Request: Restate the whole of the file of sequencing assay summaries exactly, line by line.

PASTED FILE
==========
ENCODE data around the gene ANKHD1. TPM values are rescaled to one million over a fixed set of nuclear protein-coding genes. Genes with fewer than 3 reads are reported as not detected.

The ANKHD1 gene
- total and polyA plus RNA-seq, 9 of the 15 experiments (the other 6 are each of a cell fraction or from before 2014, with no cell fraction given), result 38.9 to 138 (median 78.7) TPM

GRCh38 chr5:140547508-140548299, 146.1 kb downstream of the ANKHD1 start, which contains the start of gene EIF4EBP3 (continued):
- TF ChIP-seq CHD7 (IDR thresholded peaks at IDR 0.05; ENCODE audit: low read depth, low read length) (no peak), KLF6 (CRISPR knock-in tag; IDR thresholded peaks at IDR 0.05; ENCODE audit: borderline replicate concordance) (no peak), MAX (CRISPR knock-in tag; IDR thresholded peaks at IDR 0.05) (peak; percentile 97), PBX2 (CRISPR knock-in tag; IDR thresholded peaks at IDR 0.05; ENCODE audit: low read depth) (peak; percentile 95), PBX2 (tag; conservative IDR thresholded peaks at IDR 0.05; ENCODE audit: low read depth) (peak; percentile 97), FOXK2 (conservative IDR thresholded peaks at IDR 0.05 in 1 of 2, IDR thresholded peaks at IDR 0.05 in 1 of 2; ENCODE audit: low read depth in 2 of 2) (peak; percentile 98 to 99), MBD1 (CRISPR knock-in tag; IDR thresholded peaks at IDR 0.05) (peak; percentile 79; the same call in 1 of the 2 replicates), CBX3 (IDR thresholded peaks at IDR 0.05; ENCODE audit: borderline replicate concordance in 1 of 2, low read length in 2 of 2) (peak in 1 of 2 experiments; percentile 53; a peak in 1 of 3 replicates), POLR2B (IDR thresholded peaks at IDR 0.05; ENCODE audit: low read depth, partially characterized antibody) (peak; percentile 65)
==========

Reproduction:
ENCODE data around the gene ANKHD1. TPM values are rescaled to one million over a fixed set of nuclear protein-coding genes. Genes with fewer than 3 reads are reported as not detected.

The ANKHD1 gene
- total and polyA plus RNA-seq, 9 of the 15 experiments (the other 6 are each of a cell fraction or from before 2014, with no cell fraction given), result 38.9 to 138 (median 78.7) TPM

GRCh38 chr5:140547508-140548299, 146.1 kb downstream of the ANKHD1 start, which contains the start of gene EIF4EBP3 (continued):
- TF ChIP-seq CHD7 (IDR thresholded peaks at IDR 0.05; ENCODE audit: low read depth, low read length) (no peak), KLF6 (CRISPR knock-in tag; IDR thresholded peaks at IDR 0.05; ENCODE audit: borderline replicate concordance) (no peak), MAX (CRISPR knock-in tag; IDR thresholded peaks at IDR 0.05) (peak; percentile 97), PBX2 (CRISPR knock-in tag; IDR thresholded peaks at IDR 0.05; ENCODE audit: low read depth) (peak; percentile 95), PBX2 (tag; conservative IDR thresholded peaks at IDR 0.05; ENCODE audit: low read depth) (peak; percentile 97), FOXK2 (conservative IDR thresholded peaks at IDR 0.05 in 1 of 2, IDR thresholded peaks at IDR 0.05 in 1 of 2; ENCODE audit: low read depth in 2 of 2) (peak; percentile 98 to 99), MBD1 (CRISPR knock-in tag; IDR thresholded peaks at IDR 0.05) (peak; percentile 79; the same call in 1 of the 2 replicates), CBX3 (IDR thresholded peaks at IDR 0.05; ENCODE audit: borderline replicate concordance in 1 of 2, low read length in 2 of 2) (peak in 1 of 2 experiments; percentile 53; a peak in 1 of 3 replicates), POLR2B (IDR thresholded peaks at IDR 0.05; ENCODE audit: low read depth, partially characterized antibody) (peak; percentile 65)